College seniors, including myself, are in a puzzling situation trying to cope with something unlike anything in our lifetime frame of reference. Unprecedented is the word that the world is weary of hearing, but it captures the impact of the current situation. The campus here at the University of Indianapolis has been basically closed, along with many other campuses across the nation. Classes have been moved online and all spring sports have been cancelled as a precautionary response to the spread of COVID-19, commonly known as the coronavirus.
With all of these life-changing events taking place in such a sudden manner, students have experienced struggles that no one foresaw just a few weeks ago. However, seniors have undoubtedly been affected in the most unfortunate manner. Being a senior myself, I can speak of many of the misfortunes that we’ve experienced. With all of the changes being made, I think that the inconveniences such as going home and switching all classes to an online format, are issues that pale in comparison to being uprooted from the last couple months of our college experience.
Besides the satisfaction of working on the final semester of a bachelor’s degree, the culmination of the college experience includes the last several weeks of enjoying friendships that have developed over a few years. We also looked forward to the last weeks of extracurricular activities that are tied to our identity within the university. The experience of being in the same proximity of our peers, friends and mentors, that is unique to attending a traditional college, came to an end as strangely as waking from a bad, confusing dream. We lost the last six weeks of this experience, as well as the chance to gradually process the usual goodbyes that come at the end of a school year, especially one’s senior year, as we are going our separate ways. The last time I saw my friends and teammates, I didn’t say goodbye, not realizing it would be our last time together in our UIndy setting. And the tradition, celebration and rite of passage of a graduation ceremony will not be as expected.
I can speak more specifically on behalf of senior athletes who had their last college season, and likely the last competitive sport season of their life, abruptly ended. There are many emotions tied to this historical occurrence, but one of the greatest frustrations is just feeling like we have been robbed. Most of our athletes here have been playing sports for as long as they can remember, continuously working to improve their game throughout the course of their life. The senior year is anticipated as a culmination of years of practice, training and learning from past experiences, ideally making the final season the most rewarding one yet. The concept that a college athlete ends an athletic career at the peak of performance, at the close of their senior season, is already strange enough, let alone not even getting to showcase and experience the product of everything leading up to that point. The disappointment is even greater, considering our baseball team was off to a 12-3 start to the season with high expectations for success given the very promising talent on our team.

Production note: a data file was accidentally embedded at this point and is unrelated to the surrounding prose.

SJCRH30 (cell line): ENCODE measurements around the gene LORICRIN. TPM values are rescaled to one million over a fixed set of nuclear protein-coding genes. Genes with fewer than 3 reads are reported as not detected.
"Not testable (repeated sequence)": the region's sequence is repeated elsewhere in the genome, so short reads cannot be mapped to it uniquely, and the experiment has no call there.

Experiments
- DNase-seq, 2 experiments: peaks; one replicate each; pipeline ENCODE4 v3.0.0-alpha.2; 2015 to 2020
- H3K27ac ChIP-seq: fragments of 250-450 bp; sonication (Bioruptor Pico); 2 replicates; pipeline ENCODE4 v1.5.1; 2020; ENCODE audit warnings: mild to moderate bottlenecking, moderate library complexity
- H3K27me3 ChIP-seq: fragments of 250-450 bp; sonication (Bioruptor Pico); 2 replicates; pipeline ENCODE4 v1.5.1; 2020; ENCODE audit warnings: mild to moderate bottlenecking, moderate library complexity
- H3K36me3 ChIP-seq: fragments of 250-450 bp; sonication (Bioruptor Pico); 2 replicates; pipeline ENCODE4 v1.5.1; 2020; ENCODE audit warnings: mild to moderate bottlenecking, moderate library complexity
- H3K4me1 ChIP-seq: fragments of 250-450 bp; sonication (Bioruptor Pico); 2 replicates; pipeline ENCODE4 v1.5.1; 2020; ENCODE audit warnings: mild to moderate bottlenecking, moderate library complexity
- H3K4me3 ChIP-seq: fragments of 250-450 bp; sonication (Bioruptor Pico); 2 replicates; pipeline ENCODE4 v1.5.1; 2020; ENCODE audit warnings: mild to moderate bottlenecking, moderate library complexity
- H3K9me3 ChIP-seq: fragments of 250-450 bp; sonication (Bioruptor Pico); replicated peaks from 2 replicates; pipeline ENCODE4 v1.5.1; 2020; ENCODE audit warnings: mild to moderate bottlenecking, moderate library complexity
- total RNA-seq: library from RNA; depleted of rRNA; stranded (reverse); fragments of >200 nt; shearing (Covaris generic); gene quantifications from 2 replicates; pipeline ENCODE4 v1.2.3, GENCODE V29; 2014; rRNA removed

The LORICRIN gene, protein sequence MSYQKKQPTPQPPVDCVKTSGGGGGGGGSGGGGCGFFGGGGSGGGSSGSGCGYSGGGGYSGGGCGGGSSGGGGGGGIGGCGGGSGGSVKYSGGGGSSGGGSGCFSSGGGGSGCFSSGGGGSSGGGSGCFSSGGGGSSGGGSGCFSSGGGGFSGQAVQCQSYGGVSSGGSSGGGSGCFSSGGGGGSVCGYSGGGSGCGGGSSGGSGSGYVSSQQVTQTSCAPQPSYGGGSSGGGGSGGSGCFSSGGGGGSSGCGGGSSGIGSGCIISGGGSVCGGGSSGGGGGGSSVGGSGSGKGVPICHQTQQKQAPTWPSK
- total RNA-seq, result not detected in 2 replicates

Another takeaway from this unique situation for the class of 2020 seniors is having to deal with the lack of closure. On March 12, our baseball team was just one hour into our 4-day road series before we got word to turn the bus around and head back to school. At the time, we were hopeful to play the games later, that is until we started seeing notifications on Twitter regarding further cancellations by the NCAA of all spring sport championships. We started to realize that our season was hanging by a thread. We got back to campus and as everyone hurried to retrieve their stuff and head out, no one knew that we just had our last bus trip together.
Over the next few days, many of us went home, but with the thought that we would be back after the extended spring break. But the punches to the gut had been coming one after another, each one harder than the one before. First, the interrupted weekend road series, then the cancelled spring NCAA championships, then a suspension of games and practice until further review on April 6, and ultimately we received the news that our entire remaining season was cancelled, as well as the face-to-face format of classes on campus. Understandably, UIndy was taking the same precautions as institutions nationwide, and everyone was encouraged to stay home, but we seniors were realizing that our traditional college experience was actually over a few days ago, without us even knowing it. Being home in Kansas, I was struggling with the realization that goodbyes didn’t happen and we were now all scattered. And unlike all other class years, we seniors wouldn’t have the fall reunions and return-to-college normalcy to look forward to.
Since then, the NCAA has declared that all spring sport athletes would receive an extra year of eligibility. However, many of us have already made plans for next year. Many of the athletes granted the extra year of eligibility are realizing that it is more practical in the long run to move on with our lives and start on our journey of making a living, as opposed to paying for another year of school.
It’s odd to think that I’ve already played my last college game and attended my last class at UIndy. All of the cherished “lasts” that we seniors looked forward to relishing, occurred without the opportunity to absorb and experience them as “lasts” in the moment. As if senior year isn’t already the seemingly shortest, the class of 2020 will be known for the shortest of them all. How ironic that 2020 commonly refers to the idea of clear vision, yet neither this class of 2020, nor the world, ever saw this life-changing experience coming.